Yesterday was our ward's Primary Program, the day the children ages 3 to 11 speak and sing in sacrament meeting. As always, it was beautiful, inspiring and amusing. Five of my children performed in it and except for a slight miscalculation in seating Allison and Sarah next to each other, things went well. The first ten minutes the two girls spent poking and teasing each other and putting their feet up on the chairs in front of them. Finally, it got so disruptive that I decided to go up and sit next to them (My husband and I team-teach their class but the other teachers were sitting with them for the program). Things improved from that point on. To my surprise, they even said their parts clearly into the microphone! During practice, they had both yelled them very loud.
The theme was families and most of the teachers helped their students write their parts themselves. Michael's part described my role: "A mother's role is to do chores and answer questions. She takes us to Church and helps the dad."
So, I guess that about sums it up right there, doesn't it? Does chores and answers questions. Because it's been a while since I've updated this blog, I think I'll use Michael's headings to give you a heads-up on our lives:
I've been starting to feel a bit more energy and I've even had a few days where I haven't felt rotten, so I think I'm moving into the second trimester! The Zofran, by the way, seemed to take the edge off the nausea but did nothing for me on several awful, horrible days. I've decided it might not be a miracle drug after all.
But since I'm starting to come out of my pregnancy-induced stupor, I've started to look around and notice all the chores that have piled up for me in my hiatus. There's lots. I started by sorting through all the kids' shoes in the house. I moved them out of our basement storage and into the mudroom cabinets, organized and labeled by size. Since we keep all the kids' current shoes in there (no one has any in their bedrooms), this should help us rotate them better as their feet grow.
I've also tried to get more motivated to keep the house in better order. We had a fun family home evening lesson last week where I demonstrated the chaos that can quickly happen when people don't clean up after themselves. I grabbed a coat, shoes and backpack and headed out the front door. As I walked in, I pretended to be one of the kids getting home from school and dropping their stuff everywhere instead of in the mudroom where it goes. After I dropped the first set of things, I asked the kids if it looked very messy. "Nope," they replied. So I went back out and did it two more times. The kids were cracking up at my impressions of them, and the message got across. With three coats, three pairs of shoes, and three backpacks strewn around, they agreed it looked pretty messy. Next, we took turns timing each child to see how long it took them to put things away. Twenty-two seconds was the longest it took.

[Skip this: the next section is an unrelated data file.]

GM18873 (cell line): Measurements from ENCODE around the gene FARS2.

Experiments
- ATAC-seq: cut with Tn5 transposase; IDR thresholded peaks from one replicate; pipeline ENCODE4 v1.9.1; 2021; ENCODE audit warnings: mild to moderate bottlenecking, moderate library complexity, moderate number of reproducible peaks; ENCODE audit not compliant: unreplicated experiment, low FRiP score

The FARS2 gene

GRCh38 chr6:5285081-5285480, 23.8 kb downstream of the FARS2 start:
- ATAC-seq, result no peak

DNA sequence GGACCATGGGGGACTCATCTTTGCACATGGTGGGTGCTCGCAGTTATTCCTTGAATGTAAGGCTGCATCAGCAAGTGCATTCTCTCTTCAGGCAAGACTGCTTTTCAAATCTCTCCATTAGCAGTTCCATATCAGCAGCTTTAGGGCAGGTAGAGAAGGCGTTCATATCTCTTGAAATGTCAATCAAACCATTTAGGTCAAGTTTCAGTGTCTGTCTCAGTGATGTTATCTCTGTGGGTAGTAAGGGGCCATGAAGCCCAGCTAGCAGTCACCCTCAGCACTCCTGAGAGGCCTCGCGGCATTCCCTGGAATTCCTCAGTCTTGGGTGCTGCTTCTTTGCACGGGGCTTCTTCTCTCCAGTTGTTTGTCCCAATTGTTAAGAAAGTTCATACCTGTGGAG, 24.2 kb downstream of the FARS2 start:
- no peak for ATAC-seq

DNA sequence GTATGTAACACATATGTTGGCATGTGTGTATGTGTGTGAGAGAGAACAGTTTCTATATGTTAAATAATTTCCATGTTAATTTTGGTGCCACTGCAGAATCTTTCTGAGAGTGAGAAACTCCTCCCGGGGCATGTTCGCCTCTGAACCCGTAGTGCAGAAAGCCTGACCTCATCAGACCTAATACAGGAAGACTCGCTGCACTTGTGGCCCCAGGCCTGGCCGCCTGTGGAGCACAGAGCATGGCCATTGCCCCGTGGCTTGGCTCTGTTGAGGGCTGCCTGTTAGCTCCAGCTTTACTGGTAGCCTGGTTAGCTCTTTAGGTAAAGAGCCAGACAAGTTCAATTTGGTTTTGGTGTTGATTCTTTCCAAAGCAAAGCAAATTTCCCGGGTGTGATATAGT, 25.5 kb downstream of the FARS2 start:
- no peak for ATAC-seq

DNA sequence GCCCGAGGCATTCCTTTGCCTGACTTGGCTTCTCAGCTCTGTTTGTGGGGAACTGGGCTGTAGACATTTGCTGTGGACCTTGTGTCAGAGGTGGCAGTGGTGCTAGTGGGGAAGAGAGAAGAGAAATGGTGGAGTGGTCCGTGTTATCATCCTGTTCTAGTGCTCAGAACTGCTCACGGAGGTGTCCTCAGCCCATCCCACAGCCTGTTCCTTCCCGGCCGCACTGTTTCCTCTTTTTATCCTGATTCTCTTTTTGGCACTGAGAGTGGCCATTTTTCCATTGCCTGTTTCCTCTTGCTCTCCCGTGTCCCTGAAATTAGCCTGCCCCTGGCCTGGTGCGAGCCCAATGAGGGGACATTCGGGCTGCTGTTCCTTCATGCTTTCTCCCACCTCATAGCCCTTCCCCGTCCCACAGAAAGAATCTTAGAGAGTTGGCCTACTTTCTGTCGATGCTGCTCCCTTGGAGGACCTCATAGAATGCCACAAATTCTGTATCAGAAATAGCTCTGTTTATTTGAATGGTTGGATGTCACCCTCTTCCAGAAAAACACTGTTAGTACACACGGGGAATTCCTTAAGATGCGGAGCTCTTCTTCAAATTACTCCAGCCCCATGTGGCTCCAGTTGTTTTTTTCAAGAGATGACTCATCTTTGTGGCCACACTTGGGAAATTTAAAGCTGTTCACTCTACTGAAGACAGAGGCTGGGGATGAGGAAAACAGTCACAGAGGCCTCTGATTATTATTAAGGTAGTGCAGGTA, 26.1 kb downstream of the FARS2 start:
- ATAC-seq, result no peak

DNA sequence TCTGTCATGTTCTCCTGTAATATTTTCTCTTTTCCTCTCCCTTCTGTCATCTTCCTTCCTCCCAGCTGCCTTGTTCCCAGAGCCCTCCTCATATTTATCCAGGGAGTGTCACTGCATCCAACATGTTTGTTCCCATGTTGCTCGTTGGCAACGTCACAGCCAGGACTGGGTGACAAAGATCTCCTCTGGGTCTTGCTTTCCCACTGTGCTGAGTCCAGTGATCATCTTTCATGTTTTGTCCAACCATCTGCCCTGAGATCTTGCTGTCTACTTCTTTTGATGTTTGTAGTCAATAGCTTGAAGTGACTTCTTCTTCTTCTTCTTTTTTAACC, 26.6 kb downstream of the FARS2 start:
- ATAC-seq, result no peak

Among other chores, I'm doing the following:
A neighbor brought us a box of apples and I've got a bunch of slices drying in the dehydrator.
I helped Lillian and Joey make top-secret Christmas presents for their dad.
I'm working on stripping my computer so we can reformat my main hard drive and start over. I had major computer problems a month ago that required me to re-install Windows. It still needs a major overhaul, though, and somehow, I've got to find the disks that originally came with it. Wish me luck.
We went through all the Halloween and dress-up costumes, gave some to DI and sorted out what to keep out and what to put away until next year.
I cut back our rose bushes for the winter. We have about twenty right now and many were still in bloom even a few weeks ago. I also started to clean out the garden.
This does take a bit of my time. We've had some interesting ones lately, such as Joey's: "How much would it cost to buy a signed copy of Harry Potter?" "What books do you think I would like to read?" or (calling from school) "I need to have $3 so I can go on the field trip. Can you bring it to school today?"
The funniest question lately, though, was Sarah's: "But WHY can't we keep him?"
Last week, we caught an enormous spider on our back porch. The twins were so excited about it and wanted to bring it to school the next day, but after they went to bed we did some research and though we didn't make a positive identification, it was fairly likely the spider was a brown recluse and therefore poisonous. DH did the honors of smashing it, and I got to tell the twins the next morning. After the part about "poisonous," but before I could say "smashed it," they were already making plans, "OK, so we won't EVER open the cage. We'll just keep him inside all the time." They were both disappointed when I told them we had to kill it. "Why, why did you do it?" I told them it's not good to have a pet that can kill you. Allison accepted that -- she's usually very good about letting her bugs and critters go after a day or so -- but Sarah asked me at least three more times that day about why we couldn't just keep it inside the cage.
(this picture is not the best, but you get the idea of how huge this guy was.)